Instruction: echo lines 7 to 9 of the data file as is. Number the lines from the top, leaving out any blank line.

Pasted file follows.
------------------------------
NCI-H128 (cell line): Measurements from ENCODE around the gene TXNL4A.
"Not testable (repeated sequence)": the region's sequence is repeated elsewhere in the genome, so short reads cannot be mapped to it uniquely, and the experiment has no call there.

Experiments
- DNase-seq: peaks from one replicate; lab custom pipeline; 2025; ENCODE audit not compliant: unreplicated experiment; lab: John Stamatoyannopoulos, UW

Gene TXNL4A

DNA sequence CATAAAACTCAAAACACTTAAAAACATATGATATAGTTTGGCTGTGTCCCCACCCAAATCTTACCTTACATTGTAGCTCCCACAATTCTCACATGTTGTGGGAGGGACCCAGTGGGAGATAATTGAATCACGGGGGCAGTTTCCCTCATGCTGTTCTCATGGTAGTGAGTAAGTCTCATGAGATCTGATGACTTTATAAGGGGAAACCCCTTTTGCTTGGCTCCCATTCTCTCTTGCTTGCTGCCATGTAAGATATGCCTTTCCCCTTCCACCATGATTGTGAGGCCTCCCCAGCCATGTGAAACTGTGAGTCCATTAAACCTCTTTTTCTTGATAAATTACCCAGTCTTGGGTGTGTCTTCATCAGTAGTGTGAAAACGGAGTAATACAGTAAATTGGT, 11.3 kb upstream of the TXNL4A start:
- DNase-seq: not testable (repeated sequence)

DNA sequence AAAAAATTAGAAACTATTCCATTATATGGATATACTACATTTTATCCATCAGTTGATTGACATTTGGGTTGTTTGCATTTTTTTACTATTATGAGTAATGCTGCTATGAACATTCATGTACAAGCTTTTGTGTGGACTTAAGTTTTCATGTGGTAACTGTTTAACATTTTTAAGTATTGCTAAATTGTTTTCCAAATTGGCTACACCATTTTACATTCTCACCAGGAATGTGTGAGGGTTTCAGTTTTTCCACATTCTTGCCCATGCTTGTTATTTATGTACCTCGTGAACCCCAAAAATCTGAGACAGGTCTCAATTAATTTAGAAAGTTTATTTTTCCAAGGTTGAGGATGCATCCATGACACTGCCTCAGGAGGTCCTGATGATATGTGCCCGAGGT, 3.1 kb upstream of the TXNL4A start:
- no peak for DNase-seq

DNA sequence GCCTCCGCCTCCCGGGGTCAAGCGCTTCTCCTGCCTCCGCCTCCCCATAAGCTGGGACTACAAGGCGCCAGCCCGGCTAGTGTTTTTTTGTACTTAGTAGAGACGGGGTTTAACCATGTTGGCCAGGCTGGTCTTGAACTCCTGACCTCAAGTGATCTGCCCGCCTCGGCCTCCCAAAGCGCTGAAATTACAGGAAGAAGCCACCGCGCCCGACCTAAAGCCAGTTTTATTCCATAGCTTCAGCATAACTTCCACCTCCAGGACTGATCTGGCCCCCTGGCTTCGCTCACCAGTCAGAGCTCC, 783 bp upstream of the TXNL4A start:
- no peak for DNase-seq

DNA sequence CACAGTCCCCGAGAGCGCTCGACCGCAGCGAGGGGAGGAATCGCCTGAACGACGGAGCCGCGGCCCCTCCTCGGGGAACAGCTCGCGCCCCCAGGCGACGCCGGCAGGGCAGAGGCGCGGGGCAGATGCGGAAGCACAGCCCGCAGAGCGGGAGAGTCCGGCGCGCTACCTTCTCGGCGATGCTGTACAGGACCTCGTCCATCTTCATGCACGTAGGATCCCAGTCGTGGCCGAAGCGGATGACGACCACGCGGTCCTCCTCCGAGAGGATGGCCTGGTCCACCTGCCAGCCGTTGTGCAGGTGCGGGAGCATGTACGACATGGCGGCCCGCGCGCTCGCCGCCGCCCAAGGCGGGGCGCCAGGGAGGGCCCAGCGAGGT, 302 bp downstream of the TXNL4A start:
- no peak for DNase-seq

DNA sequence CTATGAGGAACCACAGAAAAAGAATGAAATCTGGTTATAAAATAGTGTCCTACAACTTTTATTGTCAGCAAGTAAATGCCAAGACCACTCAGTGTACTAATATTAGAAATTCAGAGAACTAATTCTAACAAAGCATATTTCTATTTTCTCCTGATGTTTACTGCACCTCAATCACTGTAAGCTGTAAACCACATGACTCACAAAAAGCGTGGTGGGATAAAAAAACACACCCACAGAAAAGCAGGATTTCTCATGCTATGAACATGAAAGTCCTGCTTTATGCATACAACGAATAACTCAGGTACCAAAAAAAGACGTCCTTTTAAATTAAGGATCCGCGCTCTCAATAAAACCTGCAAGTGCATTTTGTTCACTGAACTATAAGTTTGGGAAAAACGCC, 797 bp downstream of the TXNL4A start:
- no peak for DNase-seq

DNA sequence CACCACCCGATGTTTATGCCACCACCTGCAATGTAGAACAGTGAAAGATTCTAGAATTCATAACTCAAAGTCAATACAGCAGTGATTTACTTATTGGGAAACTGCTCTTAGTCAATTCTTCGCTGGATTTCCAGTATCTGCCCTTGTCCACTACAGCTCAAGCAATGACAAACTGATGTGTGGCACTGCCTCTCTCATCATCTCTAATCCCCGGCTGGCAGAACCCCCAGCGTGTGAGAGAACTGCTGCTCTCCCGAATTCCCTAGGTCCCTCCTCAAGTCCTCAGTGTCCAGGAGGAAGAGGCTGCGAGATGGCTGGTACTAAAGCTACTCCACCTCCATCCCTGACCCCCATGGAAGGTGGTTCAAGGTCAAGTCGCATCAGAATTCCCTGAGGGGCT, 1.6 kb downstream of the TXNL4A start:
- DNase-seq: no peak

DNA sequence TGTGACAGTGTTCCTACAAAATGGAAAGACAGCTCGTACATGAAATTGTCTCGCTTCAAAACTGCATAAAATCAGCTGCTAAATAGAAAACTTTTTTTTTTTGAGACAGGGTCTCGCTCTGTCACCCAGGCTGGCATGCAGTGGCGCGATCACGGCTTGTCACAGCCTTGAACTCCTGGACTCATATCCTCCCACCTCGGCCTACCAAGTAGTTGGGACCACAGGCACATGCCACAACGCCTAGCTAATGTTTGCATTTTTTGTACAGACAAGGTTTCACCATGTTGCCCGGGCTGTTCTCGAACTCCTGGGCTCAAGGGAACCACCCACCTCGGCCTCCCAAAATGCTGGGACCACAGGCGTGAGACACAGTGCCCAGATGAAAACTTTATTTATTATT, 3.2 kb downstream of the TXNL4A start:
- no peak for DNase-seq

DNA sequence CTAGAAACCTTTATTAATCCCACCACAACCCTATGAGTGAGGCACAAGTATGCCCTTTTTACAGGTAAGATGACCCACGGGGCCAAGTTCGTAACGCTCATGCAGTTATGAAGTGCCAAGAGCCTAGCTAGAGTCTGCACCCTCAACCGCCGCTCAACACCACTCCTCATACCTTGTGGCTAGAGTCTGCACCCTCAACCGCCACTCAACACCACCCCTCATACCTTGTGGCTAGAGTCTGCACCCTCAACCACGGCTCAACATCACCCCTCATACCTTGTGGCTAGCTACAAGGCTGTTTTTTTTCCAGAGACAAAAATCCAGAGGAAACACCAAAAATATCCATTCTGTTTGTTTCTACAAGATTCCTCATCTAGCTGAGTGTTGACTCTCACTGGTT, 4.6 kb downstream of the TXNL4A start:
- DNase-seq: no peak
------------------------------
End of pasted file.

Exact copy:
- DNase-seq: not testable (repeated sequence)

DNA sequence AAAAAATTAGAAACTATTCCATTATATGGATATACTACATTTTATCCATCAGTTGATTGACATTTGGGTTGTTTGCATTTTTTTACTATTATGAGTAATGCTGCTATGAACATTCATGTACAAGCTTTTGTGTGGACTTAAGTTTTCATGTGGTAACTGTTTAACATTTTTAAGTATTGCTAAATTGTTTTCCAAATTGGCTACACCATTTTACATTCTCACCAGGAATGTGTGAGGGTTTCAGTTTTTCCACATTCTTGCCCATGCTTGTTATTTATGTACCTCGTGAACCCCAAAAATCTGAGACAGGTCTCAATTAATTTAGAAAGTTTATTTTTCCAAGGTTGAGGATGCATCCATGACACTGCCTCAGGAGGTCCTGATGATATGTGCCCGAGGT, 3.1 kb upstream of the TXNL4A start:
- no peak for DNase-seq